Please join us for the Spring 2017 Architecture Lecture Series. All lectures are open to the public and take place in 112 Wurster Hall on Wednesday nights at 6:30pm, unless otherwise noted.
2016 Branner and Stump Fellows
Neal Barber, Betsy Clifton, Chris Detjen, Nicholas Harvey-Cheetham, Isabella Warren and Kristen Too.
Wednesday, February 15
Join us for the 2016 Branner Fellows Lecture as recent winner's present their research to the CED community.
The John K. Branner Traveling Fellowship supports independent travel in exploration of a particular architectural question or issue. Although the topic of research may optionally be expanded as a thesis, it is expected that the experience of travel will enrich the fellow’s design studies.
2016 Branner Fellows
• Neal Barber
• Betsy Clifton
• Chris Detjen
• Nicholas Harvey-Cheetham
• Isabella Warren
2016 Stump Fellow
• Kristen Too
Following the lecture, there will be a reception in the Wurster Gallery, alongside the returning fellows' exhibit.
WORKac, New York
Wednesday, March 8
Amale Andraos is the Dean of the Columbia University Graduate School of Architecture, Planning and Preservation.
Andraos has taught at numerous universities including the Princeton University School of Architecture, the Harvard Graduate School of Design, the University of Pennsylvania Design School and the American University in Beirut. Her recent design studios and seminar have focused on the Arab City, which has become the subject of a series of symposia entitled “Architecture and Representation” held at Studio-X Amman in 2013 and at the university’s New York campus in the Fall of 2014. Her publications include the recent 49 Cities, a re-reading of 49 visionary plans through an ecological lens; Above the Pavement, the Farm! (Princeton Architectural Press, 2010); and Architecture and Representation: the Arab City (Columbia Books on Architecture and the City, 2016).
Andraos is a co-founder of WORKac (http://work.ac/), a 35-person architectural firm based in New York that focuses on architectural projects which re-invent the relationship between urban and natural environments. Since the founding of WORKac in 2003, principals Amale Andraos and Dan Wood have achieved international acclaim for projects such as the recently completed master plan for the New Holland Island Cultural Center in St. Petersburg, Russia, Wieden+Kennedy’s 50,000 sq ft, three story New York offices, the Blaffer Museum in Houston, Texas, the Children’s Museum of the Arts in Manhattan and the Edible Schoolyard at P.S. 216 in Gravesend, Brooklyn. Currently, in Africa, the firm is building its winning competition entry for a new 20,000 square meter Conference Center in Libreville, Gabon. Targeting LEED Gold certification, the project is expected to be completed in 2016 and will host diplomatic meetings, including the next African Union summit for heads-of-state. In addition, the firm is currently designing a second Edible Schoolyard at P.S. 7 in East Harlem and exploring the future of work, art, and technology with the design of a new home for the Eyebeam Art + Technology Center in downtown Brooklyn.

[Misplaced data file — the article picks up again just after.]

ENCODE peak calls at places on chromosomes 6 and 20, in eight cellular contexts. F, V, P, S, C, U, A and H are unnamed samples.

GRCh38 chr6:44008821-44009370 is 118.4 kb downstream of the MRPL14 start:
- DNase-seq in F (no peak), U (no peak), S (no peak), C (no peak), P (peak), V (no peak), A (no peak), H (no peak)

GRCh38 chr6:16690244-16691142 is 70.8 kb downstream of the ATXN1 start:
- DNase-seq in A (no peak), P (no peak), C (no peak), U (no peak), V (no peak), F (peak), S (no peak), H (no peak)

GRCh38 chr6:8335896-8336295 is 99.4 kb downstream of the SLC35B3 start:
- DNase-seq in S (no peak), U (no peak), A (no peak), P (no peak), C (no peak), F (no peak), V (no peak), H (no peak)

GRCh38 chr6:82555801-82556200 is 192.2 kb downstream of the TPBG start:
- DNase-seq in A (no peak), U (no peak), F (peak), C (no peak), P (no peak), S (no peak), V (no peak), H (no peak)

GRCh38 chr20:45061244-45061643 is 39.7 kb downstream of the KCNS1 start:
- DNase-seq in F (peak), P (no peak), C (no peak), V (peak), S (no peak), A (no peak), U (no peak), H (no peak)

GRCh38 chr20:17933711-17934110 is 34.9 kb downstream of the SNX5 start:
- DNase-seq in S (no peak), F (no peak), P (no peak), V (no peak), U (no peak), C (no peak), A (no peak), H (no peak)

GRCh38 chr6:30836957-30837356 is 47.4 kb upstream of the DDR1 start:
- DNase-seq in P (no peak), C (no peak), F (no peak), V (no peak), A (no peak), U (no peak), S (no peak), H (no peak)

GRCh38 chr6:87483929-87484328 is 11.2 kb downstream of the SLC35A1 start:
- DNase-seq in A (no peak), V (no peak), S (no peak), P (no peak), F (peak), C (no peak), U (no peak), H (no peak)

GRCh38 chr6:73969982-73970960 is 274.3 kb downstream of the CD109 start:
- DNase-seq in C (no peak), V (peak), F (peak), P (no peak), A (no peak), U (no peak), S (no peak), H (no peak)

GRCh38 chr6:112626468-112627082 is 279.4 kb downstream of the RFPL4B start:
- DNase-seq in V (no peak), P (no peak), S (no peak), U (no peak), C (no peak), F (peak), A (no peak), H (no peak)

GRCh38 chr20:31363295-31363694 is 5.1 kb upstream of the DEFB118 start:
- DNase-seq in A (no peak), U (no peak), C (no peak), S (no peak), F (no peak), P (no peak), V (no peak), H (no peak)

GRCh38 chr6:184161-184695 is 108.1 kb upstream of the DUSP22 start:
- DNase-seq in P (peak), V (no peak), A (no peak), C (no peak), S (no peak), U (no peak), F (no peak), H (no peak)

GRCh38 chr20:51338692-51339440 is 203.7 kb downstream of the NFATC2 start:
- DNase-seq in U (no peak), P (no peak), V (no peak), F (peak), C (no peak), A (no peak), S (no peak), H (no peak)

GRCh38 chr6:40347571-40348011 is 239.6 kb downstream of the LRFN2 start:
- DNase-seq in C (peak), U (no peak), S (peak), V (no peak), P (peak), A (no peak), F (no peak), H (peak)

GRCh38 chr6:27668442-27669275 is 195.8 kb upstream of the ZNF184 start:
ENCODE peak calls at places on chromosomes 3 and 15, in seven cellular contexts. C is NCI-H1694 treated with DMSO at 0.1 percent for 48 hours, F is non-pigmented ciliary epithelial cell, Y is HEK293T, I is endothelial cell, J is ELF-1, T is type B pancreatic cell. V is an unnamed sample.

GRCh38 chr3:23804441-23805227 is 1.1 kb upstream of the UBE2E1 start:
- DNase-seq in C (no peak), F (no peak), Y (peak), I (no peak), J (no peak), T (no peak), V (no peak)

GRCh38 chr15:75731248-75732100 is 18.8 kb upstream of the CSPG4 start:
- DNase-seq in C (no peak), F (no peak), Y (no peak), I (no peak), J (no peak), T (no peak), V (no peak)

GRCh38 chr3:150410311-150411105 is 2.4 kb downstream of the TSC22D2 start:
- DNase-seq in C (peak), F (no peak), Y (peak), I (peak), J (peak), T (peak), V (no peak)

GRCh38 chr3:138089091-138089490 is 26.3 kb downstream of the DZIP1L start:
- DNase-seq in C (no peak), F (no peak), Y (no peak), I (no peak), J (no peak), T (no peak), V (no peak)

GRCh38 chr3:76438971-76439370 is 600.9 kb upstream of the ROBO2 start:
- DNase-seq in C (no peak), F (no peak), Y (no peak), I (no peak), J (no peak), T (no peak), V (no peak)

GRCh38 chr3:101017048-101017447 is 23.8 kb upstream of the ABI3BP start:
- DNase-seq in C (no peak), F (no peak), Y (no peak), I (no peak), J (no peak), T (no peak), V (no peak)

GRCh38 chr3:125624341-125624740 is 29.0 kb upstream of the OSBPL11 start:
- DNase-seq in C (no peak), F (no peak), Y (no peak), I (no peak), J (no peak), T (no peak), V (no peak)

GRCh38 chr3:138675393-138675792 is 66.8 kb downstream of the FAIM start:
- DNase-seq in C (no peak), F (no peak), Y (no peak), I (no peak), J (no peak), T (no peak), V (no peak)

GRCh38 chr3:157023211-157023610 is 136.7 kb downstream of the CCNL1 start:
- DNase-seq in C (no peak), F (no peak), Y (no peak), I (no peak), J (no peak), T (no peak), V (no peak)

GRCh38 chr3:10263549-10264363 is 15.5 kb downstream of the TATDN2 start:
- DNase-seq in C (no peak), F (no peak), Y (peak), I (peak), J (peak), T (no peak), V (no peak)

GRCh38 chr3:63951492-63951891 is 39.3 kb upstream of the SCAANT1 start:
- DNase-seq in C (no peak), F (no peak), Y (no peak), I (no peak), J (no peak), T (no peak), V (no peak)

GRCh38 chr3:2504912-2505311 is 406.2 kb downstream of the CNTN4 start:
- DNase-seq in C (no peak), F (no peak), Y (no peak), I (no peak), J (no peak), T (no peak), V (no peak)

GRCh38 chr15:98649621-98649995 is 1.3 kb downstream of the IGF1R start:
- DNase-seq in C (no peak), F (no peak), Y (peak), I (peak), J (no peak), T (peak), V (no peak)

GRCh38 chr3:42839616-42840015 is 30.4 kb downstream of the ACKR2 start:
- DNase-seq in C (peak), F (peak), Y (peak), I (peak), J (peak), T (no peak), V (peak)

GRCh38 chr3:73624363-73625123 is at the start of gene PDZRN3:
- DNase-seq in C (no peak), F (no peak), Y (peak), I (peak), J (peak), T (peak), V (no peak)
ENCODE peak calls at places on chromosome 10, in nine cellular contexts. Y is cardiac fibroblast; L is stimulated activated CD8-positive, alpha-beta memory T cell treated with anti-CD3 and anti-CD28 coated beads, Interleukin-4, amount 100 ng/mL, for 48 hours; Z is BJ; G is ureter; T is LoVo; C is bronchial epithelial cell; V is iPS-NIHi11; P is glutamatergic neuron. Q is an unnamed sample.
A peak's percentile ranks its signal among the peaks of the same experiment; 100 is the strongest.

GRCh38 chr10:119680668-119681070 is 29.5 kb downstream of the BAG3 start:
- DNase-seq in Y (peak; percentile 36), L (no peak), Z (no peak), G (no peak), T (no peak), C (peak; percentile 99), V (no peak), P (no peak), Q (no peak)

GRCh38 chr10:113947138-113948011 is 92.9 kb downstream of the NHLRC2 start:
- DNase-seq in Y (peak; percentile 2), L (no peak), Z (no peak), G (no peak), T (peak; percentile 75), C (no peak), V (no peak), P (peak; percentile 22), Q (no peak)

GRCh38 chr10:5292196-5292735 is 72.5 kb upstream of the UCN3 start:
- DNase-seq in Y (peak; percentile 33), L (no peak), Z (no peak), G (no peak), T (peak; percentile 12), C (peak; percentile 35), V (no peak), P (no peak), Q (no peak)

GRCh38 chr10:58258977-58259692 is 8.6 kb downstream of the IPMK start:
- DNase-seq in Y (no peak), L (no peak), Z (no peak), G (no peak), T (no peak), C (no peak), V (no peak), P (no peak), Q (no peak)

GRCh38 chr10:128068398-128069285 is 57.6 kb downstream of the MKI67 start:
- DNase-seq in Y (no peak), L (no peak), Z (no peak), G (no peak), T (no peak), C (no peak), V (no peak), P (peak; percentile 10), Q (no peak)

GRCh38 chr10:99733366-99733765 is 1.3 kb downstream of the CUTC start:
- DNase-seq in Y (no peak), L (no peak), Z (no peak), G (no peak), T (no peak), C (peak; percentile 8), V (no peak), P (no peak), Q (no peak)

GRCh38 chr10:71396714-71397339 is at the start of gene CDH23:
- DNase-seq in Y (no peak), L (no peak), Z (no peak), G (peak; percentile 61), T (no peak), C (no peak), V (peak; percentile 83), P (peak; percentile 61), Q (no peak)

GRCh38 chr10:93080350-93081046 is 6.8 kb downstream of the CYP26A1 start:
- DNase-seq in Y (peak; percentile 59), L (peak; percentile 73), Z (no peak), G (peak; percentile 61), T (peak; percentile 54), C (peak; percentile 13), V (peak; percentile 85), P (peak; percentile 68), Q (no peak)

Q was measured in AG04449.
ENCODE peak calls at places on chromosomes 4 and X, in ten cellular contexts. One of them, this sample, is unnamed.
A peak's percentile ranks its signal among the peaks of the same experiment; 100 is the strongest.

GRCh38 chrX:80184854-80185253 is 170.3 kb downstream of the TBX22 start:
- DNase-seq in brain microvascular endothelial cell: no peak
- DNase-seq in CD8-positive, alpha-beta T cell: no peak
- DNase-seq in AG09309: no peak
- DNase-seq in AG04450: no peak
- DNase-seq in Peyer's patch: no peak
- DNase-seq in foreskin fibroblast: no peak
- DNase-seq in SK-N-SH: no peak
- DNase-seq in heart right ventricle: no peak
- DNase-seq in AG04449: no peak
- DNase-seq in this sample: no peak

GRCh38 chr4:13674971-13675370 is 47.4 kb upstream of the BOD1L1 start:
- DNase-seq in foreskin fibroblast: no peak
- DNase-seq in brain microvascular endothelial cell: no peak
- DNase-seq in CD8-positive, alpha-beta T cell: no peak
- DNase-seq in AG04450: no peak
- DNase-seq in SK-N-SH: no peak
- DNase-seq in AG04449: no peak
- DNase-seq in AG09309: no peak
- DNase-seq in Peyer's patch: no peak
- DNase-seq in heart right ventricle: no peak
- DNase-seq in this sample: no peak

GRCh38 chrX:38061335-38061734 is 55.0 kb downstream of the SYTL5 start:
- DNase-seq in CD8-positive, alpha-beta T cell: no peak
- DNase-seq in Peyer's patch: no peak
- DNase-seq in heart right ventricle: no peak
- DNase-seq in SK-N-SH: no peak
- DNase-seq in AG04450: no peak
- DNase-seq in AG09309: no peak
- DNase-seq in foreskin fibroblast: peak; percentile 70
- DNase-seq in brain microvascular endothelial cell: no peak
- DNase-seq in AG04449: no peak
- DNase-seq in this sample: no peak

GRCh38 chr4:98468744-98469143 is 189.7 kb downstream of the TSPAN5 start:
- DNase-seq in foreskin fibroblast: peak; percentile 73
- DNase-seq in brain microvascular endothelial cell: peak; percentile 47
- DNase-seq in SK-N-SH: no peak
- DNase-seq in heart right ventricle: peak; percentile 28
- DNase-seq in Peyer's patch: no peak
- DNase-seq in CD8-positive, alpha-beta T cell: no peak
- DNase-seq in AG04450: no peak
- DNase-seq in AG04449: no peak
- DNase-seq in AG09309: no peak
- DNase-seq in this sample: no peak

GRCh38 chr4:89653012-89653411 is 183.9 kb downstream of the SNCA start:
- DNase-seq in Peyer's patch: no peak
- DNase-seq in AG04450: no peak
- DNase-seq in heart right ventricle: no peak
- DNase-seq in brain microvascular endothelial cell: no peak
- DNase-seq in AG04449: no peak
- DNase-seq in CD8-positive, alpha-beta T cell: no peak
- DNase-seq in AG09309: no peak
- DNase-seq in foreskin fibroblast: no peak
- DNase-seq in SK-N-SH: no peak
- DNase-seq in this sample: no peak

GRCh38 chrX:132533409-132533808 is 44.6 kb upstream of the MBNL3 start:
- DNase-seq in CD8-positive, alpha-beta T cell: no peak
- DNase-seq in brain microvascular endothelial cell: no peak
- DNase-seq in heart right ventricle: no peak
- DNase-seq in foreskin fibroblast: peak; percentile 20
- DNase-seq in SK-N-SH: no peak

This lecture is presented with the AIA East Bay Chapter.
“Light in the Public Realm”
James Carpenter Design Associates , New York
Thursday, March 9
At the intersection of art, engineering and architecture “Light in the Public Realm” will explore James Carpenter’s focus upon the phenomenological qualities of light as a central organizing principle of the public realm. Using infrastructural, cultural and civic projects, James Carpenter will outline some of his firms’ innovative strategies that merge program, performance, structure and light to reveal the unique characteristics of a place and to embody a deeper collective experience of nature.
James Carpenter Design Associates (JCDA) is a cross-disciplinary design firm led by James Carpenter. The firm is recognized for its distinctive use of natural light, which serves as the foundation of its design philosophy. Considered a foremost authority on glass and daylighting, Carpenter has been recognized with numerous national and international awards, including an Academy Award in Architecture from the American Academy of Arts and Letters and a MacArthur Foundation Fellowship. He holds a degree from the Rhode Island School of Design and was a Loeb Fellow of Harvard University’s Graduate School of Design. Architecture Operations D.P.C. (ArcOps) is an independent and full service architecture firm established in 2012 which collaborates with JCDA to seamlessly provide clients with comprehensive design services on projects ranging in scale from new buildings to signature design features to reactivations of existing spaces—in each instance providing a unified design vision to guide the project from conception to completion.
Image: ©David Sundberg, “Sky Reflector-Net”, 2014, JCDA, Fulton Center, New York, NY
“Biological Design and Integrative Structures”
Knippers Helbig, Boston
Monday, March 13
During the last few decades, computational methods have been introduced into all fields of science and technology. In architecture, they enable the geometric differentiation of building components and allow the fabrication of materials with locally adjusted physical and chemical properties. In the natural sciences, a multitude of digital analysis methods as micro CT have been introduced. The step towards digital technologies enables the direct exchange of information between until now widely separated fields of science and have opened a new era in biomimetics: local differentiation at various scales, the main feature of natural constructions, can for the first time not only be analysed, but to a certain extent also be transferred to building construction. Almost all load-bearing biological structures are fibrous composites, using the principle of anisotropy to developed finely tuned mechanical and physical properties. This may lead to the fact that fiber based building materials may play a larger role for future developments in architecture and building construction. The presentation will show various projects as the EXPO Pavilion 2010 in Yeosu, Korea, or the Elytra Pavilion at the V&A in London that attempt to explore and demonstrate the potential of biomimetic research for architecture and engineering.